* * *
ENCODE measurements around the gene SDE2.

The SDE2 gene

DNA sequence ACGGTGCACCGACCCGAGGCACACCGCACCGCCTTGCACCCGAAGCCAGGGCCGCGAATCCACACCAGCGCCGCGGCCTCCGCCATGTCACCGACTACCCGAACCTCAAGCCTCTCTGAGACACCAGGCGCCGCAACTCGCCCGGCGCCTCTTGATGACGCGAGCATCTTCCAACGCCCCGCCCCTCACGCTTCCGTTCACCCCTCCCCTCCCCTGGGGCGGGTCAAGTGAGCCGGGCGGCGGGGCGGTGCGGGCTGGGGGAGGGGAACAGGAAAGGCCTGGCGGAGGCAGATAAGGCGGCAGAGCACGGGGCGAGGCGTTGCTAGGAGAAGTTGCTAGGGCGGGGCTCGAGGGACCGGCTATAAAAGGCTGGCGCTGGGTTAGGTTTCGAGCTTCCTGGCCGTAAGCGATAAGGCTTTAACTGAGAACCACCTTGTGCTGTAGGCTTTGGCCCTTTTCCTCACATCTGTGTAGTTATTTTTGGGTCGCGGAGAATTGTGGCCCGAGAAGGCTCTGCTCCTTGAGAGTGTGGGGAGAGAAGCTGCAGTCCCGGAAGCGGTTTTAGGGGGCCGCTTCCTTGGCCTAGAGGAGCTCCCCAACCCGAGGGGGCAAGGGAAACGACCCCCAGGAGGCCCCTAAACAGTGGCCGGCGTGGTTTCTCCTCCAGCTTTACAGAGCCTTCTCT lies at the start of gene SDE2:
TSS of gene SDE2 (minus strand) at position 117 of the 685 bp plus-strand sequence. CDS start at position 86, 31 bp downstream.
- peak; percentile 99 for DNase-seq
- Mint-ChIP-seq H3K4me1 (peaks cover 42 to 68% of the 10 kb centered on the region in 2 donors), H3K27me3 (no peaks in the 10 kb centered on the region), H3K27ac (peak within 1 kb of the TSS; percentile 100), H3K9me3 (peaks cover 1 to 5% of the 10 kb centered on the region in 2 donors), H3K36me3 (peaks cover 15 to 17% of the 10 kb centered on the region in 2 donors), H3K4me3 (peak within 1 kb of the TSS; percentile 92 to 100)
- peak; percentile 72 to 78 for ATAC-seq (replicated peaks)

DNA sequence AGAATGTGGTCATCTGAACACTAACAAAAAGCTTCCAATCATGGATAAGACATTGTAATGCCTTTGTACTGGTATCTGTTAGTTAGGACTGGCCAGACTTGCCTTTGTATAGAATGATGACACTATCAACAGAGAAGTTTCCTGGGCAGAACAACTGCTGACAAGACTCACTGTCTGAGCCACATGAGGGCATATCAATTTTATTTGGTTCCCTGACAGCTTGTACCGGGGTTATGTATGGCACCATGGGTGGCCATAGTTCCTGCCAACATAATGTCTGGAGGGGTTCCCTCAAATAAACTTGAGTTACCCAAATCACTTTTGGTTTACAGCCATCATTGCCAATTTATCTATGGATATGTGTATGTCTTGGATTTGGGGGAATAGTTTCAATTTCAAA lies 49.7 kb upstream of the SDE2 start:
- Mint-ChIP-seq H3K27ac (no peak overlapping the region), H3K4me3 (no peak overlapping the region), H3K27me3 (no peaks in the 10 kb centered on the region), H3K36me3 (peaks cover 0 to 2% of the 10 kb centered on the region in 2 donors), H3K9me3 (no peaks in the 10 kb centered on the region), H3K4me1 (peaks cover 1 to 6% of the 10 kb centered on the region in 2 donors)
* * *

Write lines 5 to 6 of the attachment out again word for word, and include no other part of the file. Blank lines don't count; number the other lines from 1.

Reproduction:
- peak; percentile 99 for DNase-seq
- Mint-ChIP-seq H3K4me1 (peaks cover 42 to 68% of the 10 kb centered on the region in 2 donors), H3K27me3 (no peaks in the 10 kb centered on the region), H3K27ac (peak within 1 kb of the TSS; percentile 100), H3K9me3 (peaks cover 1 to 5% of the 10 kb centered on the region in 2 donors), H3K36me3 (peaks cover 15 to 17% of the 10 kb centered on the region in 2 donors), H3K4me3 (peak within 1 kb of the TSS; percentile 92 to 100)